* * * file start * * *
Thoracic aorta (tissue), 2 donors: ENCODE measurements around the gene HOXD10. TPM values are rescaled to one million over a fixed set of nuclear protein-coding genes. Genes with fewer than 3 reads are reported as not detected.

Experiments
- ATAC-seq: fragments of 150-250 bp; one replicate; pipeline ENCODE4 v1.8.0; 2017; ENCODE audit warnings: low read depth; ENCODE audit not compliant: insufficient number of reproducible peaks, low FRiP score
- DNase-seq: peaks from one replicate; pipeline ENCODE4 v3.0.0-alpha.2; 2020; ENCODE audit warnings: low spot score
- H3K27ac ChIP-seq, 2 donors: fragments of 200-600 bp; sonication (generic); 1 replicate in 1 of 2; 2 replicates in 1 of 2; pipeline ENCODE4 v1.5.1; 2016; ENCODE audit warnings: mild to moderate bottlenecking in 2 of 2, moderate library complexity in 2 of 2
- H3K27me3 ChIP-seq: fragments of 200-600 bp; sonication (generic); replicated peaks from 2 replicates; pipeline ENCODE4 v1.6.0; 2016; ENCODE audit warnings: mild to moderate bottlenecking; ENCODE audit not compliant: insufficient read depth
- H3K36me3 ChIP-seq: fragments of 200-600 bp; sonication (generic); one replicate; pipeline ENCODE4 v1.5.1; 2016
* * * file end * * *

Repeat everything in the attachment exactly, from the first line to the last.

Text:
Thoracic aorta (tissue), 2 donors: ENCODE measurements around the gene HOXD10. TPM values are rescaled to one million over a fixed set of nuclear protein-coding genes. Genes with fewer than 3 reads are reported as not detected.

Experiments
- ATAC-seq: fragments of 150-250 bp; one replicate; pipeline ENCODE4 v1.8.0; 2017; ENCODE audit warnings: low read depth; ENCODE audit not compliant: insufficient number of reproducible peaks, low FRiP score
- DNase-seq: peaks from one replicate; pipeline ENCODE4 v3.0.0-alpha.2; 2020; ENCODE audit warnings: low spot score
- H3K27ac ChIP-seq, 2 donors: fragments of 200-600 bp; sonication (generic); 1 replicate in 1 of 2; 2 replicates in 1 of 2; pipeline ENCODE4 v1.5.1; 2016; ENCODE audit warnings: mild to moderate bottlenecking in 2 of 2, moderate library complexity in 2 of 2
- H3K27me3 ChIP-seq: fragments of 200-600 bp; sonication (generic); replicated peaks from 2 replicates; pipeline ENCODE4 v1.6.0; 2016; ENCODE audit warnings: mild to moderate bottlenecking; ENCODE audit not compliant: insufficient read depth
- H3K36me3 ChIP-seq: fragments of 200-600 bp; sonication (generic); one replicate; pipeline ENCODE4 v1.5.1; 2016